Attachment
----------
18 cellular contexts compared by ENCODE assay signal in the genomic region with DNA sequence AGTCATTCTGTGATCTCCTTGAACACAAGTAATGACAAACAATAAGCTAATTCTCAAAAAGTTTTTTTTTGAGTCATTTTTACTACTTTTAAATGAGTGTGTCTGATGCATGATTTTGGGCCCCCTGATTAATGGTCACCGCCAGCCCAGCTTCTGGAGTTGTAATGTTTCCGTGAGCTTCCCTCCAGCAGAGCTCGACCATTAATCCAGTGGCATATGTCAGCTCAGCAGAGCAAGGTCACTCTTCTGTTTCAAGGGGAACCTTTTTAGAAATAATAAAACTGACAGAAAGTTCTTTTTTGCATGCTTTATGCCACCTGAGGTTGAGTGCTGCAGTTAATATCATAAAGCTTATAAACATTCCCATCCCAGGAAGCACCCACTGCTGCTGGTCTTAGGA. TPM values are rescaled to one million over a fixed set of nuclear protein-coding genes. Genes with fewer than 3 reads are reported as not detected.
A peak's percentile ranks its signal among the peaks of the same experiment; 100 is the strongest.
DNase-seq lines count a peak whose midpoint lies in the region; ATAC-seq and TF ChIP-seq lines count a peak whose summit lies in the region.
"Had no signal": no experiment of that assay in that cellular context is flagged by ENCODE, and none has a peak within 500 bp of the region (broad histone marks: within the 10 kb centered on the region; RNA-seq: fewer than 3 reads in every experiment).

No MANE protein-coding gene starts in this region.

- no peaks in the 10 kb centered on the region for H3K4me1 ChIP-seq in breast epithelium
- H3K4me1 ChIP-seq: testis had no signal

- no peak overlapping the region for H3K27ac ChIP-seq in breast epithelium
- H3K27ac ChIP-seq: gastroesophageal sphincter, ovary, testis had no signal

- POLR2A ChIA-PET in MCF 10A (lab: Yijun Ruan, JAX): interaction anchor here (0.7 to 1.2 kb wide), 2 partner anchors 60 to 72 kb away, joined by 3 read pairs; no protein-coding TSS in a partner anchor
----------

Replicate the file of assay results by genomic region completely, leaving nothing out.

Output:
18 cellular contexts compared by ENCODE assay signal in the genomic region with DNA sequence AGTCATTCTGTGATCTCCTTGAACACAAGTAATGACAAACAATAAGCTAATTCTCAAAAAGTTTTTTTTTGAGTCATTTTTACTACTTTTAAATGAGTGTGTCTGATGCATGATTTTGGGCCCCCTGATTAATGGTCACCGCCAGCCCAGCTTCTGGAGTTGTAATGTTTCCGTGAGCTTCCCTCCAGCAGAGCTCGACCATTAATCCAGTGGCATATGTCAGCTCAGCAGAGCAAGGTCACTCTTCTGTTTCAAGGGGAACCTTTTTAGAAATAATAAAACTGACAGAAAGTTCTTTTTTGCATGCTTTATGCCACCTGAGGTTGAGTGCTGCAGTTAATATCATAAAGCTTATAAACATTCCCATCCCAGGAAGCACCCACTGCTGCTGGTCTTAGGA. TPM values are rescaled to one million over a fixed set of nuclear protein-coding genes. Genes with fewer than 3 reads are reported as not detected.
A peak's percentile ranks its signal among the peaks of the same experiment; 100 is the strongest.
DNase-seq lines count a peak whose midpoint lies in the region; ATAC-seq and TF ChIP-seq lines count a peak whose summit lies in the region.
"Had no signal": no experiment of that assay in that cellular context is flagged by ENCODE, and none has a peak within 500 bp of the region (broad histone marks: within the 10 kb centered on the region; RNA-seq: fewer than 3 reads in every experiment).

No MANE protein-coding gene starts in this region.

- no peaks in the 10 kb centered on the region for H3K4me1 ChIP-seq in breast epithelium
- H3K4me1 ChIP-seq: testis had no signal

- no peak overlapping the region for H3K27ac ChIP-seq in breast epithelium
- H3K27ac ChIP-seq: gastroesophageal sphincter, ovary, testis had no signal

- POLR2A ChIA-PET in MCF 10A (lab: Yijun Ruan, JAX): interaction anchor here (0.7 to 1.2 kb wide), 2 partner anchors 60 to 72 kb away, joined by 3 read pairs; no protein-coding TSS in a partner anchor